How to prepare for an outreach event
- Written by: Sarah Seabrook
Event evangelism. Has it had its day? Not if you look at what is still happening in our churches in the School Holidays, at Easter and around Christmas. We still like to invite friends, family, neighbours, and colleagues to a gathering that isn’t church but where the hope is they might hear something of the gospel or even perhaps a very clear gospel presentation and a call to respond. Getting it right for everyone is pretty tricky. How do we make it outsider friendly? When will the talk be and for how long? What ought to happen around the talk time?
We often put a lot of effort into the event we are holding and possibly not as much effort and time into preparing ourselves beforehand. So, if you do go to an event as a believer, what should your attitude and actions be?
There are 3 things that need to inform our attitude.
1. Be convinced that God will work because Christ came to save sinners and God desires that all people be saved and come to the knowledge of the truth (1 Tim 2:4). He will work through the message of the gospel in power and the Holy Spirit (1 Thess. 5:1, 2:13) and in you ‘to fulfil every resolve for good and every work of faith by his power’ (2 Thess. 1:11-12).
2. Be assured that the message is relevant because the gospel is the means of salvation for every single person and ‘God commands all people everywhere to repent’ (Acts 17:30-31).
3. Be aware that you have a role to play because the message is always delivered in a context. The relationship between the people who are listening is significant. In a very encouraging article about how sceptics have come to Christ, the number one influence was having a close relationship with a Christian who was patient and open with them (J. Harmon, worldviewbulletin.substack.com/p/what-ilearned- from-100-atheists) The New Testament exhorts Christians to live a life/walk in a manner worthy of the gospel (eg: 1 Thess. 2:11, Titus 2:11- 14, Eph. 4:1) speaking and walking in love (Eph. 4:15, 5:2), being wise (Eph. 5:10), pleasing to God and bearing fruit (Col. 1:10). Our friends and family see how we live, and they will have questions for us. It is up to us to be ready to answer them.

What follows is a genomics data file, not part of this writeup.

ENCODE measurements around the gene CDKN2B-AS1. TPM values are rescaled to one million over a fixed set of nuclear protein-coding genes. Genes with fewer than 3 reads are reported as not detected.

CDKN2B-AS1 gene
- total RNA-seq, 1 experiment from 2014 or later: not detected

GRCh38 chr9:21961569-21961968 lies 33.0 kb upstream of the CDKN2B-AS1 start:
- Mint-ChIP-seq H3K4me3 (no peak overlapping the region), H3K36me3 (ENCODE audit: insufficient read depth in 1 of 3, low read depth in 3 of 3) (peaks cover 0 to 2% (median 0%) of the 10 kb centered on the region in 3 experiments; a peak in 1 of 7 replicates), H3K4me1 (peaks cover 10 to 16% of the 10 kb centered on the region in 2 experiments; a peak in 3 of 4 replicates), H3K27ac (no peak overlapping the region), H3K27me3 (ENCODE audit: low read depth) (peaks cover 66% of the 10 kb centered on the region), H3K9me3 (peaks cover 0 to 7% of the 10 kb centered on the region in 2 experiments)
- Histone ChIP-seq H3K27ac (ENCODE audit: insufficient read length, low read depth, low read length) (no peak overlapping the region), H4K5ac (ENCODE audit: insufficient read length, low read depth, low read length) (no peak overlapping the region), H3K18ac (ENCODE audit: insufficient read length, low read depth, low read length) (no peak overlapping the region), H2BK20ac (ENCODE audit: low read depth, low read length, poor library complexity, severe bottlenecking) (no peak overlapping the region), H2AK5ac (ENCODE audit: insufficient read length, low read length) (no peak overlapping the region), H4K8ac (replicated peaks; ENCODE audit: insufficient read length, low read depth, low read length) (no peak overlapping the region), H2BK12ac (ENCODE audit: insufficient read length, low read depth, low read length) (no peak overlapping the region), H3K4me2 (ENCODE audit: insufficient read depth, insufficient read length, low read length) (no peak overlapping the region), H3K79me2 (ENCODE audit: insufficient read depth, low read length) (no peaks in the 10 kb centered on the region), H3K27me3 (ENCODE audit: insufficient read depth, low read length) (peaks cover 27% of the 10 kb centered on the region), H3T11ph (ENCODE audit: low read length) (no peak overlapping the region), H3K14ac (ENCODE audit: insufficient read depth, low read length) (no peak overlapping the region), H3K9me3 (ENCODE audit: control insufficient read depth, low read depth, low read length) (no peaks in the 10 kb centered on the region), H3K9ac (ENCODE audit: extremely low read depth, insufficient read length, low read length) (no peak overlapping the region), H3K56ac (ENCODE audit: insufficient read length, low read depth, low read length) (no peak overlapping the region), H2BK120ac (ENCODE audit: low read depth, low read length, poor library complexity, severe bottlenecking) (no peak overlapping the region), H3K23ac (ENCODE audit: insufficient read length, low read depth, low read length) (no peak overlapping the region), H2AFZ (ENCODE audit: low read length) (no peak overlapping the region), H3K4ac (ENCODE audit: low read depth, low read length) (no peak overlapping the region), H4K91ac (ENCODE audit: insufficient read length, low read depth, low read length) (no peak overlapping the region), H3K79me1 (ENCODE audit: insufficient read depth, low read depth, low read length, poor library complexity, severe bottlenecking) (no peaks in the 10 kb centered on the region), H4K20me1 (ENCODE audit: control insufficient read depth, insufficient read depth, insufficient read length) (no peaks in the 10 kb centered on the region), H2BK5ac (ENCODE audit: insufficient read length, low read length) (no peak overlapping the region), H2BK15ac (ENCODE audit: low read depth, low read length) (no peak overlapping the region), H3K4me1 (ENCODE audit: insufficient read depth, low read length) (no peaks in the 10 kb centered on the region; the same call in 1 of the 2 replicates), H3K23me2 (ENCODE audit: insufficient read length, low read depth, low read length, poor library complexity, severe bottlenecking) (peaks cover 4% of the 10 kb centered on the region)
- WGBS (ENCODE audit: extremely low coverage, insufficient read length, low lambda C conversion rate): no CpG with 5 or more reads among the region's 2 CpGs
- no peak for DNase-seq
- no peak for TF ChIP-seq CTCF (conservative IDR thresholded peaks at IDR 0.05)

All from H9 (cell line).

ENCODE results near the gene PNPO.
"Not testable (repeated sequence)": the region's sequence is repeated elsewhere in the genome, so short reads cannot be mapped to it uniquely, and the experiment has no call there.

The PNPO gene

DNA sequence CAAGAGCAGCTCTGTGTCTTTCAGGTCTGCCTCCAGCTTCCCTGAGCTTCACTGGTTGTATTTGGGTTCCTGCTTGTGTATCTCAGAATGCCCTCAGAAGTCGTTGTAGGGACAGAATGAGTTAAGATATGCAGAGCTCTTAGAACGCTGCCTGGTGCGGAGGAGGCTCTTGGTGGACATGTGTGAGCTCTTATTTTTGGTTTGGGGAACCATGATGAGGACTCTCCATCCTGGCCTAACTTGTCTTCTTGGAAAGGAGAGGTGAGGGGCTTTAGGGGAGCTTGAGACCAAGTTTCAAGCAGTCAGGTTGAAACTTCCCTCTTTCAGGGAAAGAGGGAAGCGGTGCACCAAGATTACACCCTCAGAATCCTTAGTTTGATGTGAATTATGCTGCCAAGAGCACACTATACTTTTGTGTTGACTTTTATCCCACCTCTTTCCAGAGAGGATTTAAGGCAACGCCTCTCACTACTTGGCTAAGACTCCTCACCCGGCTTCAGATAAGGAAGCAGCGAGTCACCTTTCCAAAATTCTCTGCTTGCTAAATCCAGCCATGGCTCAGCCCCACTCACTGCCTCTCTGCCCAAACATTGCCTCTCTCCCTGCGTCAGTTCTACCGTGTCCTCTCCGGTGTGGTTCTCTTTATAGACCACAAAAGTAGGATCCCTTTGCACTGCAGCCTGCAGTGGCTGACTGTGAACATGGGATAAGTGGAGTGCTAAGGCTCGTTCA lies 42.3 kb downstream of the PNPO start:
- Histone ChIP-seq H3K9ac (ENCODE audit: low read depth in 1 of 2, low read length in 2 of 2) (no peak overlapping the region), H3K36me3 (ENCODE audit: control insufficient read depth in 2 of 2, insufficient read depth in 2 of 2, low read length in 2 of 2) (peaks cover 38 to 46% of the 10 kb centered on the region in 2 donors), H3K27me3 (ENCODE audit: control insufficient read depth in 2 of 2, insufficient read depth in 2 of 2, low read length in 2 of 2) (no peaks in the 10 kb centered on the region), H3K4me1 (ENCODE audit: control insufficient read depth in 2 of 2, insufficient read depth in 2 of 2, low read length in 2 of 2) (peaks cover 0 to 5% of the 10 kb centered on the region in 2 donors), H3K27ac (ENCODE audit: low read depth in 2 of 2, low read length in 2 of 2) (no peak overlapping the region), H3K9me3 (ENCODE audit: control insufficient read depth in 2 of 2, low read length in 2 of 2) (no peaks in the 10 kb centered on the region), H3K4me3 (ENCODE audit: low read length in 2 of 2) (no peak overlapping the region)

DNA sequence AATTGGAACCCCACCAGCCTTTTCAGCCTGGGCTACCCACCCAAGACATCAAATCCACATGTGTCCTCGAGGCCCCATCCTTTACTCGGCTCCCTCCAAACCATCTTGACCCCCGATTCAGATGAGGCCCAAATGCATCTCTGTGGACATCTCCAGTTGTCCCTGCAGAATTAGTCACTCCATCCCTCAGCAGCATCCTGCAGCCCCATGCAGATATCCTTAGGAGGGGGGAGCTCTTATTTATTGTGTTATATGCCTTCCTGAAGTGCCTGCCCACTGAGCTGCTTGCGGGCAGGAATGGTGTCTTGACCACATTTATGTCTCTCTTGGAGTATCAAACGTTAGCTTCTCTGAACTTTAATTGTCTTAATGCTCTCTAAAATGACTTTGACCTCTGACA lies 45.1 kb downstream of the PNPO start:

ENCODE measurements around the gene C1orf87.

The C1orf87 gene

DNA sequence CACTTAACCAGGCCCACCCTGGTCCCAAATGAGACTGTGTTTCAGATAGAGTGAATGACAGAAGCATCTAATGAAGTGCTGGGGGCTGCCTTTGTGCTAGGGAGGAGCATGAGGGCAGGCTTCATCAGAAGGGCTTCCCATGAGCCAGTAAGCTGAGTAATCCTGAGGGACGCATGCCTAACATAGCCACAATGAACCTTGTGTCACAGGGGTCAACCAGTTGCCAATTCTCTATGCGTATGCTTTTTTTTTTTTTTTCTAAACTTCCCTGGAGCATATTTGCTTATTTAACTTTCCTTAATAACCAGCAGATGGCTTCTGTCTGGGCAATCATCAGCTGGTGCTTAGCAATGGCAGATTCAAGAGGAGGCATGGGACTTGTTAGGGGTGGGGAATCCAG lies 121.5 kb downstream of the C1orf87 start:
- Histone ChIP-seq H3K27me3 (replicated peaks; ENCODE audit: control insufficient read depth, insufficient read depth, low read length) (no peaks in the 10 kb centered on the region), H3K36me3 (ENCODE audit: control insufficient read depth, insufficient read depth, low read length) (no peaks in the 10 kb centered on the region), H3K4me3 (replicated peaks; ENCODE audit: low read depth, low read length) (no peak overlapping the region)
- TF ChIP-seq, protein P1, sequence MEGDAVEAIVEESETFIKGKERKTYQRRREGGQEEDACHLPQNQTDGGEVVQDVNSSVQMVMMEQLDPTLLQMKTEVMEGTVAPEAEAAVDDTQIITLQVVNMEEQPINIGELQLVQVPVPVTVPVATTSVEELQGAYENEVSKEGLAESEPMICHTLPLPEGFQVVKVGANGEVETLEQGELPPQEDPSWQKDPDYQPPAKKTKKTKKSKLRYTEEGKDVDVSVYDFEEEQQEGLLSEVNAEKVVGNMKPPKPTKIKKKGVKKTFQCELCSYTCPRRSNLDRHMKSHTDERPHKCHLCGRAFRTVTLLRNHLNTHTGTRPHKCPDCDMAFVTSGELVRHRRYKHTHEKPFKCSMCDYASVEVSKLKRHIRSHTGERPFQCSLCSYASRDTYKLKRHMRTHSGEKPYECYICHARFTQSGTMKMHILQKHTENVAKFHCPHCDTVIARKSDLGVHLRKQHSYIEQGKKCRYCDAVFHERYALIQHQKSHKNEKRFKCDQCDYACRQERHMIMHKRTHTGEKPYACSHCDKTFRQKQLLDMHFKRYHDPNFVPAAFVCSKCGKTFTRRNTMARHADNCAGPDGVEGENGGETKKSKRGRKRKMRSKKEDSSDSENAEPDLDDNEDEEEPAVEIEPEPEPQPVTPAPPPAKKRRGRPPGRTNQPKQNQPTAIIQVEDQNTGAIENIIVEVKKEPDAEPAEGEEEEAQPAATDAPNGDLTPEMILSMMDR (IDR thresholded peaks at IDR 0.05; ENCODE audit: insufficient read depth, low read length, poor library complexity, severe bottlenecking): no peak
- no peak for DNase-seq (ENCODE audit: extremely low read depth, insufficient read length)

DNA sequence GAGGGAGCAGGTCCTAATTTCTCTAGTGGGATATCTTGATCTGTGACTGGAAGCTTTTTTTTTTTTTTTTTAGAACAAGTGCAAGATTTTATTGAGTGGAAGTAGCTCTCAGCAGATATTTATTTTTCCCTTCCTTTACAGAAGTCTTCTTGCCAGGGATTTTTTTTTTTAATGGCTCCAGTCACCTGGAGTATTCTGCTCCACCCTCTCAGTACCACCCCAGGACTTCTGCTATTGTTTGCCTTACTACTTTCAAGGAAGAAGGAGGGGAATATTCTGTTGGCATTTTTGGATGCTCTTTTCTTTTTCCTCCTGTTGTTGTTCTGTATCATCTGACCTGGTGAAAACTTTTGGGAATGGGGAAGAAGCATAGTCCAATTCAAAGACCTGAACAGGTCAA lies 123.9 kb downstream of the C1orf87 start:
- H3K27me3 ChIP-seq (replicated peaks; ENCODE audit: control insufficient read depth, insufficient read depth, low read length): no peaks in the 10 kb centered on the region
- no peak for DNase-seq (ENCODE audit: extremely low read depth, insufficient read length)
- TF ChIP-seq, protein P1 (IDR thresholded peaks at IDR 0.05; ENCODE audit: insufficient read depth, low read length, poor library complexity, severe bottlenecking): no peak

As for our actions, there are 6 ‘P’ things to do – two before the event and four at the event.
1. Pray. We know it is a spiritual act to be reconciled to God, to no longer be alienated and hostile to Him (Col 1: 21-22), and to be brought out from the power of the evil one (1 John 5:19-20). Not many come to Christ in one hearing of the gospel. God often draws people to himself over a long time. This event may be one of many things God is using to awaken people. We need to remember it is the work of the Holy Spirit to convict of sin (John 16:8) and that God will open hearts for people to pay attention and believe (as happened to Lydia in Acts 16) so we ask God to do just that.
2. Practice gospel speech. At the event the speaker is going to assume that believers will continue talking about the gospel issues, but often our church people are not ready or keen to do that! A bit of forethought and training does not go astray. A church which has learnt to love and speak gospel truths to one another is going to find it a lot easier to include the outsider in that sort of conversation. We have found it particularly effective at our church to model and expect that parishioners will talk about the sermon after the service and enquire after each other’s spiritual well-being. We also have open mic times of praise for answered prayer. Peter tells us to be prepared to give an answer for the hope that we have (1Peter 3:14-15) so we need to practice. To that end, running a course or including role playing (maybe during Bible Study) where the congregants are engaged in turning conversations to Jesus is very effective. There are a variety of courses around and you can visit the Evangelism and New Churches website to find out more. (encministries.org.au)